Mollie Panter-Downes not only wrote short stories but also non-fiction “Letters from London” for The New Yorker. Her New Yorker obituary observed: “Other correspondents were writing about the war, of course, often with great power and conviction, but they dealt with large incidents and events, while Mollie wrote of the quotidian stream of English life, of what it was like to actually live in a war, of what the government was doing, of the nervous sound of the air-raid sirens, of the disappearance of the egg, of children being evacuated – of all the things that made life in England bearable and unbearable.” In a steady flow of copy, directed to editors she had never met at a magazine she had never visited, she undoubtedly did more to explain wartime England to American readers than anyone else in the field.
I love primary sources and I’ve been wanting to try a book from Persephone, so London War Notes was just the thing. Panter-Downes lived in and around London during World War II and wrote weekly articles for The New Yorker, describing the state and mood of the city. This 459 page book is an edited collection of those pieces. I’m not big on military tactics or strategy but real, lived experiences on the home front are exactly my thing.
Panter-Downes paints a vivid picture of what London was like from the first rumbles of war, through the Blitz, up to VE Day. Her attention to detail serves well, and single sentence scenes bring the war to life.
It has always been a strange and startling sight to see middle-aged Kensington matrons in fur coats standing grimly in line waiting for six pennyworth of gumdrops, as though it were Biblical manna.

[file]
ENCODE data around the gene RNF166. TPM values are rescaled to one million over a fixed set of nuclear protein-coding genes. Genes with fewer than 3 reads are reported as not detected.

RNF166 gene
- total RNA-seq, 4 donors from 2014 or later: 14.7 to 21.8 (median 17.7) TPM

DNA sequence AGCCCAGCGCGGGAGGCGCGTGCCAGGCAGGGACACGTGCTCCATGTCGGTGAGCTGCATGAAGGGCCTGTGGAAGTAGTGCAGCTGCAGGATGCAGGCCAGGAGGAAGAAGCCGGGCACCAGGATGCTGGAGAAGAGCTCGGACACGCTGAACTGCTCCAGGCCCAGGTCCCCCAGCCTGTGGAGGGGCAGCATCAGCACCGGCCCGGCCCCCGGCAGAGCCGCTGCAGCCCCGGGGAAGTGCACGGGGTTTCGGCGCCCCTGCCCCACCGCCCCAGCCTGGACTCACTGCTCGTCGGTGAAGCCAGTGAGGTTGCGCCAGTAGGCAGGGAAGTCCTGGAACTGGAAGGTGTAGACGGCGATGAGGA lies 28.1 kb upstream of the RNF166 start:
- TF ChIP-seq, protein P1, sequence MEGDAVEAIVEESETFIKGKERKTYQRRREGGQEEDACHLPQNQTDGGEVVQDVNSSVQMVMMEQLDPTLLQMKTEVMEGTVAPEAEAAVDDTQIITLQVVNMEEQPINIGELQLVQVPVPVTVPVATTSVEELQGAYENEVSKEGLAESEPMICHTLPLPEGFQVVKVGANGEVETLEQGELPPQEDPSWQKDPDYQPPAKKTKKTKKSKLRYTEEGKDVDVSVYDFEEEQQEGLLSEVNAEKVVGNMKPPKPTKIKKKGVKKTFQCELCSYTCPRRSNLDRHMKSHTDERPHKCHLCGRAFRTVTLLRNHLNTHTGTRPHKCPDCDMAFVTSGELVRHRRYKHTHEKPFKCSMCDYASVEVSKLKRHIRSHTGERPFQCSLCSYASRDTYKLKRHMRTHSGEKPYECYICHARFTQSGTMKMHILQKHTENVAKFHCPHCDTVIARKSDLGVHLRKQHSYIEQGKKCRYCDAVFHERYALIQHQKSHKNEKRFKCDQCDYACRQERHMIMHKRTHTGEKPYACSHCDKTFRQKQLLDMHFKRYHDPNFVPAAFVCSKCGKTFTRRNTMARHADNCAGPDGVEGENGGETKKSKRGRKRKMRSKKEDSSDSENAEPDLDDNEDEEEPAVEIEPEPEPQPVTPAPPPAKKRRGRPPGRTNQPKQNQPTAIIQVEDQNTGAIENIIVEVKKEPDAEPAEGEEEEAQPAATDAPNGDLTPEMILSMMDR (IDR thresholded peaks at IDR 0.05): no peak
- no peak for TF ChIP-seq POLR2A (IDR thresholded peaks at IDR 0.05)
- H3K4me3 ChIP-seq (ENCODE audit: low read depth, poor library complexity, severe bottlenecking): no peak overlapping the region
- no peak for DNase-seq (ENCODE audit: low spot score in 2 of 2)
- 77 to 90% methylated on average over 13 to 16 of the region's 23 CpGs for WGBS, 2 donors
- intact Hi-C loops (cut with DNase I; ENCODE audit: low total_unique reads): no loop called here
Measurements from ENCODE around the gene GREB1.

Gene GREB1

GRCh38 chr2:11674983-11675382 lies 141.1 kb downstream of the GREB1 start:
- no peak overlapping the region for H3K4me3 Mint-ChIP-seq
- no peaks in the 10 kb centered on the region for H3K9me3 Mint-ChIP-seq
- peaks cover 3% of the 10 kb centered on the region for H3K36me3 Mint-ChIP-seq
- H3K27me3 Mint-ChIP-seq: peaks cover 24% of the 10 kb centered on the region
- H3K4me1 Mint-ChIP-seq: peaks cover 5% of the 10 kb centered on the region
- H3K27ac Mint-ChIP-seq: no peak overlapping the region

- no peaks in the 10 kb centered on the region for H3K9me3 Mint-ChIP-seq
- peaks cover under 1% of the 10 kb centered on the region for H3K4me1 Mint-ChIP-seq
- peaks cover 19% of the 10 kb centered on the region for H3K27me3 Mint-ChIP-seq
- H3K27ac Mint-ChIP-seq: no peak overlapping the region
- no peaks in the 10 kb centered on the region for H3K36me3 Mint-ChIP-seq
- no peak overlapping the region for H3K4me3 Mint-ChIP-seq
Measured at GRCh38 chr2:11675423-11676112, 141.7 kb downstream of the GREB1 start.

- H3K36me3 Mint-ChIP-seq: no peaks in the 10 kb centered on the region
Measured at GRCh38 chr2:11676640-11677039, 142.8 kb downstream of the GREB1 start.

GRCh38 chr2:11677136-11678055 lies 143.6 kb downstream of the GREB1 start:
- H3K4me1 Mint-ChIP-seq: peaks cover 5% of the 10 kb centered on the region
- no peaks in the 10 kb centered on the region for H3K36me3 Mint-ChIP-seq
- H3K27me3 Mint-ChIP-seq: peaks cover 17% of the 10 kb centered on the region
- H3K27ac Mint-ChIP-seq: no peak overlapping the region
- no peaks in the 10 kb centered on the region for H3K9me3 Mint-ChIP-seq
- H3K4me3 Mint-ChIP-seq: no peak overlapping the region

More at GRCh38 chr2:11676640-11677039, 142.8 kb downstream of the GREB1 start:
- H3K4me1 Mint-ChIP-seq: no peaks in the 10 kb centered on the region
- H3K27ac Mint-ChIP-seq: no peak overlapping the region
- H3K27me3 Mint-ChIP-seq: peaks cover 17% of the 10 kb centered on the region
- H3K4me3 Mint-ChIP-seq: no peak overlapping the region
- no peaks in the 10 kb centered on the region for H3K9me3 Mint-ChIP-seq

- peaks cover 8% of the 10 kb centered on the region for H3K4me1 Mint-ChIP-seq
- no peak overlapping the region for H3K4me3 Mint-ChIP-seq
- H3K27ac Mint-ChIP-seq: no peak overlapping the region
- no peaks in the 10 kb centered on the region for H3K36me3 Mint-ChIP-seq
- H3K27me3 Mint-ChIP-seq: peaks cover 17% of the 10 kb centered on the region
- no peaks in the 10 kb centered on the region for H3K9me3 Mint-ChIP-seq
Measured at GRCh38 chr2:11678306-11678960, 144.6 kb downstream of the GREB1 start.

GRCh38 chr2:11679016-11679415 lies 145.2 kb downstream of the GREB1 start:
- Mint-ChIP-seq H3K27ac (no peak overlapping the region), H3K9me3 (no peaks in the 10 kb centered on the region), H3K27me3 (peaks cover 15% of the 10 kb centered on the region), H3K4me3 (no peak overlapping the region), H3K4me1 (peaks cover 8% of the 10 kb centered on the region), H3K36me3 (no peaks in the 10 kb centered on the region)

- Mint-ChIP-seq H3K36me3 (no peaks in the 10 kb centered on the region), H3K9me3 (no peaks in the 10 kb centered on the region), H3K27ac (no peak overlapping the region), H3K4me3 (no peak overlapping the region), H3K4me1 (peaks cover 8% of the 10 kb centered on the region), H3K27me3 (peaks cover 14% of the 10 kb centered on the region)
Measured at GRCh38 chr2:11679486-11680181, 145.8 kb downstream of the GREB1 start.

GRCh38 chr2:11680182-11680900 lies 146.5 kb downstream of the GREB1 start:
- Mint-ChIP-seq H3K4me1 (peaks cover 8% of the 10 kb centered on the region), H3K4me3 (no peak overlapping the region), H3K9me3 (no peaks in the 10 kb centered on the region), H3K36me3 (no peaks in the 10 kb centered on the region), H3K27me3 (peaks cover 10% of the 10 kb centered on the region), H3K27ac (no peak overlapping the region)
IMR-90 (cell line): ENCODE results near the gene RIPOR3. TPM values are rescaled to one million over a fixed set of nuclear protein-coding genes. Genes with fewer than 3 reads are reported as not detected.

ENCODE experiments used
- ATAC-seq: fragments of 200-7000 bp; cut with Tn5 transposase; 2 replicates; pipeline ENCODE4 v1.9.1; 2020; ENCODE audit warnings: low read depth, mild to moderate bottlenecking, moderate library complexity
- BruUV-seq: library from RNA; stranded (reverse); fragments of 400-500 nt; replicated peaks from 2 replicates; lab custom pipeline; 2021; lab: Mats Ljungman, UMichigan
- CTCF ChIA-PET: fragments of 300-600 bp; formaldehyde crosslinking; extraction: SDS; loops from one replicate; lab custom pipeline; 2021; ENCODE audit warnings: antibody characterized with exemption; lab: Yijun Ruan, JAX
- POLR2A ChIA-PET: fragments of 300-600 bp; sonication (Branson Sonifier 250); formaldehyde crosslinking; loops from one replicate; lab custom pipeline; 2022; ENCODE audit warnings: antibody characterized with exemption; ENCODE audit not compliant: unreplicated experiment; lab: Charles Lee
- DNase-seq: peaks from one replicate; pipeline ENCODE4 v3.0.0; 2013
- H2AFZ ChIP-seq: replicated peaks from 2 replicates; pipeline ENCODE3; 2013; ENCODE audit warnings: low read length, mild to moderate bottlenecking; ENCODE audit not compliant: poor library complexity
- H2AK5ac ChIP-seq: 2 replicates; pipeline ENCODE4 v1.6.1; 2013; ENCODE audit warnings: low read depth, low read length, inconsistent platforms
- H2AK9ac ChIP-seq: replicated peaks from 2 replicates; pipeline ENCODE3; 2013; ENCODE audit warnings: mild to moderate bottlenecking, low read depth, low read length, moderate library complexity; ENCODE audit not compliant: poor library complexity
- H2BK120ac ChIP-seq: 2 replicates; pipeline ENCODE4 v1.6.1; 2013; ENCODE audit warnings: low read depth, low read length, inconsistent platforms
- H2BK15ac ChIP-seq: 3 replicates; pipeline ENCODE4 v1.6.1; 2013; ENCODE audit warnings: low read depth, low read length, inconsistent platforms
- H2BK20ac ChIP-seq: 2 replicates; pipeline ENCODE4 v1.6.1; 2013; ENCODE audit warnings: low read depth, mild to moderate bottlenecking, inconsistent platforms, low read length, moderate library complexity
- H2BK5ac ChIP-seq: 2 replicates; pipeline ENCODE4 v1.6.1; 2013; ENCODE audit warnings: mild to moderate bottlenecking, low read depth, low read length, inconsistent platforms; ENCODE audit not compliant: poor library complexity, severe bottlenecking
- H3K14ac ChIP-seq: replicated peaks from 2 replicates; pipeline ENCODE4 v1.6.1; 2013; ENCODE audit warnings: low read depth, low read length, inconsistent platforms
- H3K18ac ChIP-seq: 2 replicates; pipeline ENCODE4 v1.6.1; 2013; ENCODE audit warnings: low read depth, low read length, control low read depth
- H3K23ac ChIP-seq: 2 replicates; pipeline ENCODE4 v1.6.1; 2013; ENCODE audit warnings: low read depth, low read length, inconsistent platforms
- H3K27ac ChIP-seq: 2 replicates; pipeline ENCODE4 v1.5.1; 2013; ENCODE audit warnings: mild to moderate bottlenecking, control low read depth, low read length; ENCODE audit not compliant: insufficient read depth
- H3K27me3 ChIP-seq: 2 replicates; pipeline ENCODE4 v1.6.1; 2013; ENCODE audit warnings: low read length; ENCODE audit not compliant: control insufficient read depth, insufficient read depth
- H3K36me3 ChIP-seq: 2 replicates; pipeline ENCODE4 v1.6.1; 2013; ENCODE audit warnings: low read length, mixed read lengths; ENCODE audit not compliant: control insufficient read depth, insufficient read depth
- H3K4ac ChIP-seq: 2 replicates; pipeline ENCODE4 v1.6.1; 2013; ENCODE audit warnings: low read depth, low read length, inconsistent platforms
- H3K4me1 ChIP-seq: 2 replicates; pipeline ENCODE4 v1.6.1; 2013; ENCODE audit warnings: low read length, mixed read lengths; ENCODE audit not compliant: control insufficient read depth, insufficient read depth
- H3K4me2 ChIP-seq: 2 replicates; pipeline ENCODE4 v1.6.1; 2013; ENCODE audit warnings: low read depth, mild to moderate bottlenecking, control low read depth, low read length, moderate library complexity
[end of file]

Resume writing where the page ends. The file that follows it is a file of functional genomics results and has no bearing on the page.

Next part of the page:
There were so many things I hadn’t even heard about. Blackout deaths, where vehicles would strike and kill pedestrians on the dark streets. Double summer time, a two hour version of daylight savings, was put into effect to try and conserve energy. And at one point newspapers were forbidden from printing weather reports, as it was feared it’d give the enemy an advantage.
The detail is paired with humor to make each entry pleasantly readable, despite the circumstances.
The Christmas dinner isn’t going to be so particularly festive, either, from all accounts. Turkeys are difficult to find, though it’s rumored that tinned ones will be available – a bleak prospect for those who can’t work up any suitably seasonable emotions at the thought of getting out the yuletide can-opener.
And when she aims your heartstrings, she hits.
Old men and women call to find out if that can be evacuated to safe areas and the bureaus try to find billets for them, but it isn’t easy. “Old and infirm people take a good deal of looking after and people grow tired of them” is the official explanation – a full-length tragedy in seventeen words.
Once more London finds itself a blitz city. A city officially enters that class when people ring up their friends the day after a noisy night to find out if they’re still there.
I wouldn’t necessarily recommend London War Notes to someone with little interest, but if you’re curious about the lived home front experience it’s a great place to start.